Family foundations first appeared in the Gilded Age, when industrialists like Andrew Carnegie and John D. Rockefeller amassed unprecedented wealth. At the time, there was skepticism—some thought these new, tax-exempt private companies served the interests of the founders more than the needy. Trust-busting Teddy Roosevelt said, in reference to Rockefeller, that “no amount of charity in spending such fortunes can compensate in any way for the misconduct in acquiring them.”
Over the past 100 years, the family foundation earned broader acceptance. Recently, though, the rapid growth of new fortunes has led to a big jump in the number of charitable foundations, which has raised new questions. Today it’s not just the Bill & Melinda Gates Foundation but also more than 40,000 other family foundations that advance the mandate of their founders.
For the rich, a family foundation has several attractions. First, foundations are mostly tax-exempt, so there is a minimal tax burden. Equally important, control of the funds stays in the family. The founder decides who is on the board, how the money will be managed and where the money will be spent. And there are few restrictions. Foundations can’t lobby or support candidates for public office, and they’re not allowed to engage in self-dealing. But in practice there is limited oversight. Foundations tend to retain the majority of their tax-exempt funds, since they are required to spend only about 5 percent of their endowment each year. According to the Foundation Center, family foundations are thought to control around $300 billion in total assets while spending $20 billion or so each year. Managed conservatively, a foundation might last forever.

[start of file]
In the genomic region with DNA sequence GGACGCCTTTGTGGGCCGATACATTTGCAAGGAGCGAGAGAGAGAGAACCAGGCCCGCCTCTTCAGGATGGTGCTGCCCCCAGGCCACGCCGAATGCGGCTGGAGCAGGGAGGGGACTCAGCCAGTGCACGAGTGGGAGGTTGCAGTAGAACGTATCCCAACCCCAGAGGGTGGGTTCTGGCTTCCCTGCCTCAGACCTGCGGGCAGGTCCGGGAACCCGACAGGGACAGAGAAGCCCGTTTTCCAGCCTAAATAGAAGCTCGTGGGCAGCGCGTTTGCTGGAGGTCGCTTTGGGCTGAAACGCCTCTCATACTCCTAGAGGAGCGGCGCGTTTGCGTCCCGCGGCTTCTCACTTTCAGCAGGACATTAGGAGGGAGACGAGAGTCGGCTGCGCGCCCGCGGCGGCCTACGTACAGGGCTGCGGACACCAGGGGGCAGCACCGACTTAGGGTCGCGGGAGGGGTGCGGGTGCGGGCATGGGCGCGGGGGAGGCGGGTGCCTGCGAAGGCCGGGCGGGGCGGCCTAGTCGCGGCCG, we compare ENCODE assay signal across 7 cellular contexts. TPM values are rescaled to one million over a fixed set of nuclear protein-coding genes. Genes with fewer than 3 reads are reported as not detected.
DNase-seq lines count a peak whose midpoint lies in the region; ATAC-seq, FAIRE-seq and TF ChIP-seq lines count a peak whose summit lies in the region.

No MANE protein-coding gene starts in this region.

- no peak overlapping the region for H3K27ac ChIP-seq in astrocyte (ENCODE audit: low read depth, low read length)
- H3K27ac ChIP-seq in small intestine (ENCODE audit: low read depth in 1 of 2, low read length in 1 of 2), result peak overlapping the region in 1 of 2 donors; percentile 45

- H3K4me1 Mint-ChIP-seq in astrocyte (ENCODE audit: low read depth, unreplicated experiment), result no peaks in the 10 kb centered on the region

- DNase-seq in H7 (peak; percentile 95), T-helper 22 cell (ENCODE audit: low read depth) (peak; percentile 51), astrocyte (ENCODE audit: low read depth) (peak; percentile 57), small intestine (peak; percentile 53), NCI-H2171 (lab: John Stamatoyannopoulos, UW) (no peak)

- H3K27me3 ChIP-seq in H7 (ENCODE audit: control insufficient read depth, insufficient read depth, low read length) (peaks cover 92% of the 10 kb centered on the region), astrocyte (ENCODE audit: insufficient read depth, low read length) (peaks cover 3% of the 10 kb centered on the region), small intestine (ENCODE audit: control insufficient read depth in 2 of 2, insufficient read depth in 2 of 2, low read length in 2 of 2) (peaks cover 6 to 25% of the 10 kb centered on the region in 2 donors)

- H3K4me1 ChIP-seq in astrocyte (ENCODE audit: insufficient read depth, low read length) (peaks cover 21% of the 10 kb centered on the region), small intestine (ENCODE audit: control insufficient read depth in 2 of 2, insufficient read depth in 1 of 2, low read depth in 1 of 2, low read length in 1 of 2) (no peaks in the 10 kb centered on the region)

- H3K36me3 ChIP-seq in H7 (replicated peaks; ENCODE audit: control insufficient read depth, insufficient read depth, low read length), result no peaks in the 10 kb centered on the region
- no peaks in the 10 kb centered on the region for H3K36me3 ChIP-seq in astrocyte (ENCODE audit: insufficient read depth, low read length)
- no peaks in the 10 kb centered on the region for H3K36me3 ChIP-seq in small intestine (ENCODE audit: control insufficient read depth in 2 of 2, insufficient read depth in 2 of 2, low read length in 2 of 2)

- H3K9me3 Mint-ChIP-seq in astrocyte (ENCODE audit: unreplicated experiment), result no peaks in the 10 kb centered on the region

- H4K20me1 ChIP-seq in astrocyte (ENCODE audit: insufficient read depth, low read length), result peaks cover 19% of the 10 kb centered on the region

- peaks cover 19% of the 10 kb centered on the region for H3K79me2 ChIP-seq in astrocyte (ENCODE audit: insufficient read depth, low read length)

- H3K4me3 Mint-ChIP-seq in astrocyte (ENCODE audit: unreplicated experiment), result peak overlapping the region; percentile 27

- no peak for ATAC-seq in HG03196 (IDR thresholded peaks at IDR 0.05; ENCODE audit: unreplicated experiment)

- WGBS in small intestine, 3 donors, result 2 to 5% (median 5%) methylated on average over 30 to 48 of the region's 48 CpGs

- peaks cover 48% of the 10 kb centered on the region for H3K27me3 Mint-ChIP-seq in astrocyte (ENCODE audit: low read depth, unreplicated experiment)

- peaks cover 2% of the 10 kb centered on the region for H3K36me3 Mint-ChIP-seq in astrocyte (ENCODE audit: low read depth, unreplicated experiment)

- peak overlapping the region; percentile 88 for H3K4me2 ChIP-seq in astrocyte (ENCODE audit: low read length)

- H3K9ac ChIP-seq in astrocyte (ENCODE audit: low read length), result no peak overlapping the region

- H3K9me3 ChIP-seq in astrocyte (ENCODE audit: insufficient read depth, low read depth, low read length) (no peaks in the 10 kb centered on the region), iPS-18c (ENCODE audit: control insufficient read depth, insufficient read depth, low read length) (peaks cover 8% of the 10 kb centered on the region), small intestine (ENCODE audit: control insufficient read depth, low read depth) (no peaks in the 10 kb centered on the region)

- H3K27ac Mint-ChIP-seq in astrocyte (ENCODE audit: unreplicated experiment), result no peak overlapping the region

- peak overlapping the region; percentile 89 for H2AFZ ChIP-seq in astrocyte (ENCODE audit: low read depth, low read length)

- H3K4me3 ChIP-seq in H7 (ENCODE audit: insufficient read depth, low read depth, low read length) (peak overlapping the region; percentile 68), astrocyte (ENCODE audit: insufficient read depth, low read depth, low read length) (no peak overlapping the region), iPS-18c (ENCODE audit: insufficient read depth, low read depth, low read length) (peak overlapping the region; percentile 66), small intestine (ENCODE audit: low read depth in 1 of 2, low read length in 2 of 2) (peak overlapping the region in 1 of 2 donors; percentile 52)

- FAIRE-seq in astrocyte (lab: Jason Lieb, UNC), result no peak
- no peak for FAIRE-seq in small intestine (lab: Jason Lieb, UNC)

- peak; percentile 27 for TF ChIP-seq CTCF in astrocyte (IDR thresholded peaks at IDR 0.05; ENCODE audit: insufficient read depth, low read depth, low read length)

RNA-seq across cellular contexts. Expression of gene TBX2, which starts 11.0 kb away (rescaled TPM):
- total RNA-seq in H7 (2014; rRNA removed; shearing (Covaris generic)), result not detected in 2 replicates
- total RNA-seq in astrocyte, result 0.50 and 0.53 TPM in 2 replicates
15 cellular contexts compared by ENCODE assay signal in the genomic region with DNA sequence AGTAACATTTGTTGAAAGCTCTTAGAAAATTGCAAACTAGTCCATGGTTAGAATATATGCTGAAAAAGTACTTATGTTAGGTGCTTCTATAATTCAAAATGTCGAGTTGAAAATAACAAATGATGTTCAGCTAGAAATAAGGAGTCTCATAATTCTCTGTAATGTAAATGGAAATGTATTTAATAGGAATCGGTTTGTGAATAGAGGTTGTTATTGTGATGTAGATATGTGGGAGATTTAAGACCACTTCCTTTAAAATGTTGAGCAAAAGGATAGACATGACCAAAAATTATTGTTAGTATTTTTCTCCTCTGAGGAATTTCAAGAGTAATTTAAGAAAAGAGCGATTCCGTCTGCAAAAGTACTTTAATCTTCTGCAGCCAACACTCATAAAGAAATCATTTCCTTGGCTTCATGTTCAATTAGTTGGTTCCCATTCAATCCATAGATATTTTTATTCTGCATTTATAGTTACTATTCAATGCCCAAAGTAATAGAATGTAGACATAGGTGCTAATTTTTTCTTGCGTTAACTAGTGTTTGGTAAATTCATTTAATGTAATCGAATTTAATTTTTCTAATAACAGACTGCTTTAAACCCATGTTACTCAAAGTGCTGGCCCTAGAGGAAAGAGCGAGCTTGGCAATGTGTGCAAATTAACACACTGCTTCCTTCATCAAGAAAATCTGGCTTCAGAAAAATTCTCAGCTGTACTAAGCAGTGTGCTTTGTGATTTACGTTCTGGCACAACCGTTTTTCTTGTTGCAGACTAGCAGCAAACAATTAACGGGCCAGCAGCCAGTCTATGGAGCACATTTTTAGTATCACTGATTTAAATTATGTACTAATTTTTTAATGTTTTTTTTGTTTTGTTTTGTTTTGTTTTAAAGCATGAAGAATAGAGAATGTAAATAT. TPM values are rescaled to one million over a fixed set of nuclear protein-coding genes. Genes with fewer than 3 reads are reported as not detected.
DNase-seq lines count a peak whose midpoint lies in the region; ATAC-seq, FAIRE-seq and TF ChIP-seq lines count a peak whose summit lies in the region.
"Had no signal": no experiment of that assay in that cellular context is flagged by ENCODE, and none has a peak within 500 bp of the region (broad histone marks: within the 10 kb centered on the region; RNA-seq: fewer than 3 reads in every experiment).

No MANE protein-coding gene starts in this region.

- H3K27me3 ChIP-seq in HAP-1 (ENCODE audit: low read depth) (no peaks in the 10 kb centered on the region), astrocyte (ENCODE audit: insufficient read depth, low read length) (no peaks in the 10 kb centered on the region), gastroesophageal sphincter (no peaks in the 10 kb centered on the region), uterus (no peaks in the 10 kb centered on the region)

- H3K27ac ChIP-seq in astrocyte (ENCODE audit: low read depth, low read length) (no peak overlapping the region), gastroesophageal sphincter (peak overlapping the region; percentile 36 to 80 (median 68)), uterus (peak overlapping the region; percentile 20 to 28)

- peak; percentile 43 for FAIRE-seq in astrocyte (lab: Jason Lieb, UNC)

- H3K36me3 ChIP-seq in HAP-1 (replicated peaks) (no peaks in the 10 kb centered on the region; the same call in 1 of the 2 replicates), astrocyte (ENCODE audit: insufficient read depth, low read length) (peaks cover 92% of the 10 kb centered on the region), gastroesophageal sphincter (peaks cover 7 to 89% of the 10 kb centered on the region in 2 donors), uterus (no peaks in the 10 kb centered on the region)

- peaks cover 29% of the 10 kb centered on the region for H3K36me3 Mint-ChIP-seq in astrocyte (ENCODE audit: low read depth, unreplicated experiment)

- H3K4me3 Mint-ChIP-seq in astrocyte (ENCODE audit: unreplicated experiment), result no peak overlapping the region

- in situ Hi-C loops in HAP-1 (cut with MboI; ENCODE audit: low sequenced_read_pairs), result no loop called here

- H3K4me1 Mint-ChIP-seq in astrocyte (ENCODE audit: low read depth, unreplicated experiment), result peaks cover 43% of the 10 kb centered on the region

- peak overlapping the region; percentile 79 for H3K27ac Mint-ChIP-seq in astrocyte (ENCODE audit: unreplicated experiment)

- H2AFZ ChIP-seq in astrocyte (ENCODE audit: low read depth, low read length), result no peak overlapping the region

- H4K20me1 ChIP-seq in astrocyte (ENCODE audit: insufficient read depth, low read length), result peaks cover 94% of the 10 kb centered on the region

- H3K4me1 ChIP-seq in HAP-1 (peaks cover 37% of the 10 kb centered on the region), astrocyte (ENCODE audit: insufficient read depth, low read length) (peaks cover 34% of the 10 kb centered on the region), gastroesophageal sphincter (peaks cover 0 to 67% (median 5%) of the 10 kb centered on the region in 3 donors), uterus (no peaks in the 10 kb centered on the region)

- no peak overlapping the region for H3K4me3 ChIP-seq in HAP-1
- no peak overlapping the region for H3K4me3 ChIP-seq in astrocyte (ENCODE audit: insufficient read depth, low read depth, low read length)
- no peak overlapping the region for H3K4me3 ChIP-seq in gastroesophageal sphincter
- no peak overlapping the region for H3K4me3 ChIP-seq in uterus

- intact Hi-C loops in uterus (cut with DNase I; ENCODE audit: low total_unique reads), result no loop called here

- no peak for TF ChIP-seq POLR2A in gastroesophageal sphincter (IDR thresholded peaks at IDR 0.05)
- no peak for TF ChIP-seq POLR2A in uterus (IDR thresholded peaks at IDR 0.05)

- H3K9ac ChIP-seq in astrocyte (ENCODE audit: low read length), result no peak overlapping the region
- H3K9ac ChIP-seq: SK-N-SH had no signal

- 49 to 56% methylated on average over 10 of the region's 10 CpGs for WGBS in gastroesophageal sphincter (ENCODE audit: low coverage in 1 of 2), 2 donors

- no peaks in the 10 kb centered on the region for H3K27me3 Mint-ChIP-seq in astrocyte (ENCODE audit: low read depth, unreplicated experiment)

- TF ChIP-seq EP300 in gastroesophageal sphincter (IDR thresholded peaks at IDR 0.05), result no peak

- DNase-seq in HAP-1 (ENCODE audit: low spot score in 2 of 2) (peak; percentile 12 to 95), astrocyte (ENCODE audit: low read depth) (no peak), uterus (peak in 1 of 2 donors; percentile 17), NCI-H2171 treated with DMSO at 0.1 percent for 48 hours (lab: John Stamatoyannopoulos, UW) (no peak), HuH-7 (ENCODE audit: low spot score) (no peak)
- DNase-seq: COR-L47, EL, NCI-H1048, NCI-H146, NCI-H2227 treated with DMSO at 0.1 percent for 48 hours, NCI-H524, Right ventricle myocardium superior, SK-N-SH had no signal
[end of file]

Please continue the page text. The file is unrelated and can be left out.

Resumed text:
Family foundations are a distant concern for the millions of people (barely) saving for retirement or struggling to put their kids through school. But for a small but growing class, it’s a grab at immortality.
Source: The Foundation Center